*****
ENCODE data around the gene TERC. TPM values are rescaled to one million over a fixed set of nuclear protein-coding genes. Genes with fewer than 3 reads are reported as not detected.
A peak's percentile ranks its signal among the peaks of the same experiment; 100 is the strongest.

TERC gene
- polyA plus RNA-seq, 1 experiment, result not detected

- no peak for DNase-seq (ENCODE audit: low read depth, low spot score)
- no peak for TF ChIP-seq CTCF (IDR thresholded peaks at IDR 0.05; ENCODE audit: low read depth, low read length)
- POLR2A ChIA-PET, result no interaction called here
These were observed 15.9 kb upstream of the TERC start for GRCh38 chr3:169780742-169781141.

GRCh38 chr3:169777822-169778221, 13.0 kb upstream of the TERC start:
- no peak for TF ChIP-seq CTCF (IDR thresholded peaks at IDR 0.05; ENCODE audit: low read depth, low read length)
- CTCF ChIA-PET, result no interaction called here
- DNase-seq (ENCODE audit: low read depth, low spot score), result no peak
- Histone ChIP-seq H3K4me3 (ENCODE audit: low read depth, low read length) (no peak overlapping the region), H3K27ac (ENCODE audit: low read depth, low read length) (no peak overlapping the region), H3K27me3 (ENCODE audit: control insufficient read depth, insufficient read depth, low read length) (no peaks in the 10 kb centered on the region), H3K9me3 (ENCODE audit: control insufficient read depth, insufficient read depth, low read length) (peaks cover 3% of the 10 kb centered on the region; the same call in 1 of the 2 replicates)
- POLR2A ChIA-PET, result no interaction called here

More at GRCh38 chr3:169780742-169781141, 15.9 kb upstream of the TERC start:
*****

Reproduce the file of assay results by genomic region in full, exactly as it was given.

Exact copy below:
ENCODE data around the gene TERC. TPM values are rescaled to one million over a fixed set of nuclear protein-coding genes. Genes with fewer than 3 reads are reported as not detected.
A peak's percentile ranks its signal among the peaks of the same experiment; 100 is the strongest.

TERC gene
- polyA plus RNA-seq, 1 experiment, result not detected

- no peak for DNase-seq (ENCODE audit: low read depth, low spot score)
- no peak for TF ChIP-seq CTCF (IDR thresholded peaks at IDR 0.05; ENCODE audit: low read depth, low read length)
- POLR2A ChIA-PET, result no interaction called here
These were observed 15.9 kb upstream of the TERC start for GRCh38 chr3:169780742-169781141.

GRCh38 chr3:169777822-169778221, 13.0 kb upstream of the TERC start:
- no peak for TF ChIP-seq CTCF (IDR thresholded peaks at IDR 0.05; ENCODE audit: low read depth, low read length)
- CTCF ChIA-PET, result no interaction called here
- DNase-seq (ENCODE audit: low read depth, low spot score), result no peak
- Histone ChIP-seq H3K4me3 (ENCODE audit: low read depth, low read length) (no peak overlapping the region), H3K27ac (ENCODE audit: low read depth, low read length) (no peak overlapping the region), H3K27me3 (ENCODE audit: control insufficient read depth, insufficient read depth, low read length) (no peaks in the 10 kb centered on the region), H3K9me3 (ENCODE audit: control insufficient read depth, insufficient read depth, low read length) (peaks cover 3% of the 10 kb centered on the region; the same call in 1 of the 2 replicates)
- POLR2A ChIA-PET, result no interaction called here

More at GRCh38 chr3:169780742-169781141, 15.9 kb upstream of the TERC start: